This rather slim set comes from Toshiba, a company that’s used to operating around the budget end of the market.
A screen this size for this sort of money is on to a winner from the start for many people, but will the performance and the spec be able to deliver its side of the performance-per-pound bargain?
Slim and stylish design
We certainly like the cut of the SL738’s jib. It uses an edge-lit LED design, which allows for a slimmer profile than tradioptional LCDs. Indeed, it measures just 37mm in depth, which is ideal should you be planning to wall-mount your set and make the most of that measurement.
It even looks rather smart on the pedestal stand.
Edge LED technology – with LED lights arranged around the edge of the screen providing the backlight – points to a TV that’s fairly technologically advanced, but sadly the rest of the spec doesn’t quite live up to that promise.
There’s no sign of internet TV or networking capabilities on this TV, while the lack of a Freeview HD tuner might be more off-putting for the average punter.
Still, this 100Hz set naturally delivers a 1920 x 1080 resolution, supports 1080p/24fps, has four HDMI inputs, sports and the usual smattering of connections, including PC, component, Scart and USB inputs.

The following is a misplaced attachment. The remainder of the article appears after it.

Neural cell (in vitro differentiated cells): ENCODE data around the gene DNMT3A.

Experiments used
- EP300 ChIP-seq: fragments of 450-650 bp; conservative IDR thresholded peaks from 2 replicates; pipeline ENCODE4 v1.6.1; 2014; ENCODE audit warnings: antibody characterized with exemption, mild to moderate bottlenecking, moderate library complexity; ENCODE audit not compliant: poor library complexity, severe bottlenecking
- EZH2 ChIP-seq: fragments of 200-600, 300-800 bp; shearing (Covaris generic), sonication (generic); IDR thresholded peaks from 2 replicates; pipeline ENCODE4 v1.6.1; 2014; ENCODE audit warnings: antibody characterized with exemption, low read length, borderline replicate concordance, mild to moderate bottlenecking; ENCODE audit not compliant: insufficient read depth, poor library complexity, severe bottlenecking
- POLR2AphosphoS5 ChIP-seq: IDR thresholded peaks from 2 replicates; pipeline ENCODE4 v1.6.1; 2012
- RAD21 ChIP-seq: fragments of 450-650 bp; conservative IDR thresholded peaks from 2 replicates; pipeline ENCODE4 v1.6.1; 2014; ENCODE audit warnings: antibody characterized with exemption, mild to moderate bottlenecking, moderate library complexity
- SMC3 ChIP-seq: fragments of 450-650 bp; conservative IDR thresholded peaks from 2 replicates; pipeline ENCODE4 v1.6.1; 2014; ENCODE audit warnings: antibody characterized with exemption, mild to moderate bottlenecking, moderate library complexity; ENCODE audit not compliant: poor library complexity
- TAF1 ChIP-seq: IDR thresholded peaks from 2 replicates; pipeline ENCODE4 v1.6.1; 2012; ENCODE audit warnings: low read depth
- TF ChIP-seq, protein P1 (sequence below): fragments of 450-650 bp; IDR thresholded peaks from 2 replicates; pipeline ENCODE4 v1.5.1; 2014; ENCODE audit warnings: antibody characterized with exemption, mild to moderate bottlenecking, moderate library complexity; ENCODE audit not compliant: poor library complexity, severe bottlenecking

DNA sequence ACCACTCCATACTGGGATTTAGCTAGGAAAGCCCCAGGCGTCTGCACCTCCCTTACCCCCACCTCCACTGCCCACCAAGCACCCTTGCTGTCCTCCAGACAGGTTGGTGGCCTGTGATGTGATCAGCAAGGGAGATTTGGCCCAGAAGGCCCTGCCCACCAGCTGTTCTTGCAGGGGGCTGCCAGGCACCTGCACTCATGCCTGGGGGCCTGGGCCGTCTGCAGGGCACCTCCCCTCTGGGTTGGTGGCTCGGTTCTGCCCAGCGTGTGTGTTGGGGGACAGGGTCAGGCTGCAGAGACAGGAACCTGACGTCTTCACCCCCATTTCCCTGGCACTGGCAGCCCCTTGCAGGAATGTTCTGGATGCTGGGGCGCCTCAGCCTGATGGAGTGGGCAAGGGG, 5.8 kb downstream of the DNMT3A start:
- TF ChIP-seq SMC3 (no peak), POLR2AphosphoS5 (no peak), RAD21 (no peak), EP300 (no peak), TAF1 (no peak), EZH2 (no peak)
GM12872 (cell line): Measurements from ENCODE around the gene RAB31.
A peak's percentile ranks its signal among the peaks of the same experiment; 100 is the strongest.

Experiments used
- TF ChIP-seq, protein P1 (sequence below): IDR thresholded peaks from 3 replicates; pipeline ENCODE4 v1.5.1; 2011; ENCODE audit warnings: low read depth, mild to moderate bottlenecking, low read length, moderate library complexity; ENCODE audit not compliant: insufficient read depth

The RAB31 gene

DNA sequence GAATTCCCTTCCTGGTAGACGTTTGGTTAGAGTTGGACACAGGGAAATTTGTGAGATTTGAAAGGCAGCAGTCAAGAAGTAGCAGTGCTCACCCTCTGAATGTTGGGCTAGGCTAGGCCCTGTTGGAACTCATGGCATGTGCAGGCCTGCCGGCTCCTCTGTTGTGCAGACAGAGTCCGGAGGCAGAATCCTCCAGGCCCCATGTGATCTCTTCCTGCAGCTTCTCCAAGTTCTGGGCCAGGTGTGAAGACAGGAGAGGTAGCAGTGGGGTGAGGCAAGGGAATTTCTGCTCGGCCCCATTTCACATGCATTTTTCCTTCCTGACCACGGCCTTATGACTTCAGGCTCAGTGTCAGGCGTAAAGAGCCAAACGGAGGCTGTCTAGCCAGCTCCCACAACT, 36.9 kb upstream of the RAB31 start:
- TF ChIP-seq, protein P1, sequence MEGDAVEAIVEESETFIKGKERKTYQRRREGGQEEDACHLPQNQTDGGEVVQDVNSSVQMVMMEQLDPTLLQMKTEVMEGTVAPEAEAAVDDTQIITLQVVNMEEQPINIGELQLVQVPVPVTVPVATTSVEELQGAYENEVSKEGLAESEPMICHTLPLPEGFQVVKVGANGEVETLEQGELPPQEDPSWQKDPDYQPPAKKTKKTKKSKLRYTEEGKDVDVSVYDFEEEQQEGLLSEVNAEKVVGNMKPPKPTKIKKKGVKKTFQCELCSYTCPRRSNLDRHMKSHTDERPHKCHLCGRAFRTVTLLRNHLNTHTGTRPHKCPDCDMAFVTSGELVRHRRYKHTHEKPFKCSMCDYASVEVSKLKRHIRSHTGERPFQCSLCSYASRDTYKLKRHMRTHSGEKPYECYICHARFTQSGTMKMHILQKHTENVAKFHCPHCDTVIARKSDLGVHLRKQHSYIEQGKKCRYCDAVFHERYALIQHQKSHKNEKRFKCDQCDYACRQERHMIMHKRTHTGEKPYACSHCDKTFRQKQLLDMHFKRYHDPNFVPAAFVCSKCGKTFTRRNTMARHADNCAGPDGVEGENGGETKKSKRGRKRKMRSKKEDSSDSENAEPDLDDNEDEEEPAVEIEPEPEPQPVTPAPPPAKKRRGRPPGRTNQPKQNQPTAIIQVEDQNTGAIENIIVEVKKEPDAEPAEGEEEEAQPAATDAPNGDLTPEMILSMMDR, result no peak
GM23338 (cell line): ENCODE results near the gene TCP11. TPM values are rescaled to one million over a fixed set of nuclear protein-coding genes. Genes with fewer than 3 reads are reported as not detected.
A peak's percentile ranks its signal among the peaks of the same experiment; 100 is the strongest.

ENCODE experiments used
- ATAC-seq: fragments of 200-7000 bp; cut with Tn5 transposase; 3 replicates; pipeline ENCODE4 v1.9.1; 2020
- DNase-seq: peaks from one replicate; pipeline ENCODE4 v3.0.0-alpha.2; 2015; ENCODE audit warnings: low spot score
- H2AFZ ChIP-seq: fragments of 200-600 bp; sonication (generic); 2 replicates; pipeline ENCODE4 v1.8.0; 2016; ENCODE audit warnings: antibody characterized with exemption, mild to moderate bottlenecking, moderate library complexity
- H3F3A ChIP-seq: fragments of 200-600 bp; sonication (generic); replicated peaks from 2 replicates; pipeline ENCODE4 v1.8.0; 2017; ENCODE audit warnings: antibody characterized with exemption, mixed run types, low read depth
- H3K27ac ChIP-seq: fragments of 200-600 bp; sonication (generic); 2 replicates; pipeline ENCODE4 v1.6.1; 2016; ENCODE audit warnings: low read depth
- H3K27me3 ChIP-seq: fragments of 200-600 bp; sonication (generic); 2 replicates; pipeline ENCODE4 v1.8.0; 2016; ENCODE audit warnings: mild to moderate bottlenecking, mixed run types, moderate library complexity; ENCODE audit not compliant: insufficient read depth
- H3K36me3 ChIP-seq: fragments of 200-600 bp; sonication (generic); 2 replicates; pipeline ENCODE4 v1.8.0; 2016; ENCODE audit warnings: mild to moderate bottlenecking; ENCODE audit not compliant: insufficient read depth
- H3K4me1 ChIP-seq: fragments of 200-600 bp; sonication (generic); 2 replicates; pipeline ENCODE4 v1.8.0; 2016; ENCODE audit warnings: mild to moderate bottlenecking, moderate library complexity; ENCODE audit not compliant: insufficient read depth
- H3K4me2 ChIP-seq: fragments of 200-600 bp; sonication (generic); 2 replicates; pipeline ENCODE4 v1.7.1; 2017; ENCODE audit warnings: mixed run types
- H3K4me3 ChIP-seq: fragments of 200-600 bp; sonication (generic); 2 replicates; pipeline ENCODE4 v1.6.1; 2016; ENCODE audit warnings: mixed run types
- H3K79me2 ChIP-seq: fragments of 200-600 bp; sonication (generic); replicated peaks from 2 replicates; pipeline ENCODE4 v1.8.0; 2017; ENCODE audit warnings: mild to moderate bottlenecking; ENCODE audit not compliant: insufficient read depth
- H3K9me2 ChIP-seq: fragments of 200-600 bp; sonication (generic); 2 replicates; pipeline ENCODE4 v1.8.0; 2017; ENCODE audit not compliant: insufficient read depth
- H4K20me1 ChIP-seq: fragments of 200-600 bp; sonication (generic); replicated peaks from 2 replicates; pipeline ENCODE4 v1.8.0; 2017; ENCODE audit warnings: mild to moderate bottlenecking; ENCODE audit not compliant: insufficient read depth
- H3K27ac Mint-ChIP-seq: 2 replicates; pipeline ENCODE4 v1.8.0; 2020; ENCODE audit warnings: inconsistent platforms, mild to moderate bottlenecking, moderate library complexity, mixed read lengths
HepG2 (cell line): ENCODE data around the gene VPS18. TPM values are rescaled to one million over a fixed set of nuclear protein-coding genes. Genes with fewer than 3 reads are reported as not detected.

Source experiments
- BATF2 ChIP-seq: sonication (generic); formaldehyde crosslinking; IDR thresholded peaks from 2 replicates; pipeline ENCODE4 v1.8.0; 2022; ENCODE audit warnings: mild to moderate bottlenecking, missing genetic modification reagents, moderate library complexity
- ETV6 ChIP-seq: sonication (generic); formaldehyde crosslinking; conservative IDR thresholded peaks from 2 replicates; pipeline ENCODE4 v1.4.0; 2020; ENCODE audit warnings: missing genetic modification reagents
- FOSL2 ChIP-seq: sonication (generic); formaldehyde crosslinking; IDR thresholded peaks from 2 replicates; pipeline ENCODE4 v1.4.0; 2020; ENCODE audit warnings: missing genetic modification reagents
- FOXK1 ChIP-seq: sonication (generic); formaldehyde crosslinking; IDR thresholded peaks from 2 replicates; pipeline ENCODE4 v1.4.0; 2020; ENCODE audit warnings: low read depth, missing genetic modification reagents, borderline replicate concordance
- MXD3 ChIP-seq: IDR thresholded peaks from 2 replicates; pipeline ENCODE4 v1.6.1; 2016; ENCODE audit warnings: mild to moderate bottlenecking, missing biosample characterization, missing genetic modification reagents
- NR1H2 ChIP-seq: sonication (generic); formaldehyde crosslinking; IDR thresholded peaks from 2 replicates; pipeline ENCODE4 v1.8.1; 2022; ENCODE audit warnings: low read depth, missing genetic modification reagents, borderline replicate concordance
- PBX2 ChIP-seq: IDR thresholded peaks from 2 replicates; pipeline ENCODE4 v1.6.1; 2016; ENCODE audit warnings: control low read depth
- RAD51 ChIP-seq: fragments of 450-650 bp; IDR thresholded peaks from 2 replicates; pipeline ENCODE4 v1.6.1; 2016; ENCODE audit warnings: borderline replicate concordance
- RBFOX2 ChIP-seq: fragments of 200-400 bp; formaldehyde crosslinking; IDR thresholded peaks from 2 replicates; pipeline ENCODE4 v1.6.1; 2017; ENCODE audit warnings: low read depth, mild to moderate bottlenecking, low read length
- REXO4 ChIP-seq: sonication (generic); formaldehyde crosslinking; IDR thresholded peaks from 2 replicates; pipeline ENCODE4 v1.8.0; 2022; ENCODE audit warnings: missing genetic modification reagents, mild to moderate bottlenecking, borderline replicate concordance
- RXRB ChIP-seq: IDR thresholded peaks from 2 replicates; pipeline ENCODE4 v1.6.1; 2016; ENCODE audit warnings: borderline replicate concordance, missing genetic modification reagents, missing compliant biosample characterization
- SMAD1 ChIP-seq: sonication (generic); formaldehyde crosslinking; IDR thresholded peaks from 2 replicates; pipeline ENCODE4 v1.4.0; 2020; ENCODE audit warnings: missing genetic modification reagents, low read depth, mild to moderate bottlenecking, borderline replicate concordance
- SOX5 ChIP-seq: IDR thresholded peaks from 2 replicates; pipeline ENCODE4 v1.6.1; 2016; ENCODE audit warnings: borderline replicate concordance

Watching standard-definition off-air stuff, the image is clean with vivid colours and decent detail. There’s some noise around edges and with harder to render backgrounds – brick walls prove tricky – and black insight could be better, but it’s a decent stab.
Use with external speakers
However, without further delay we must warn you: this TV is not for listening without external speakers.
Sonically, it really is poor, sounding thin and lightweight, and more than a little on the bright side. Sound that stands out as poor in the flatscreen world is a bad thing.
Still, pressing on with video, there’s again plenty to enjoy with the picture. Motion is handled admirably (keep the processing to a minimum to avoid an unnatural feel) and colours are again bright but do lack a little punch and subtlety.
The level of insight is decent, but can be bettered elsewhere, and black levels lack a little punch. Results
from the Toshiba’s scaler, used with DVD, prove that a budget player will probably do a better job in most cases.
Smooth motion and vivid colours
On skipping to Blu-ray, we noticed the SL738’s impressive viewing angle as we changed the disc – which is a bonus.
Again, smooth motion, stability and bright, vivid colours – helped by a disc like Toy Story 3 bringing such a splendid source to the screen – are the positives. But the overall image lacks insight and subtlety.
We feel like we’ve been here before: this Toshiba is not without merit, but is found wanting against the best, in this case in terms of performance – notably the sound – and specification.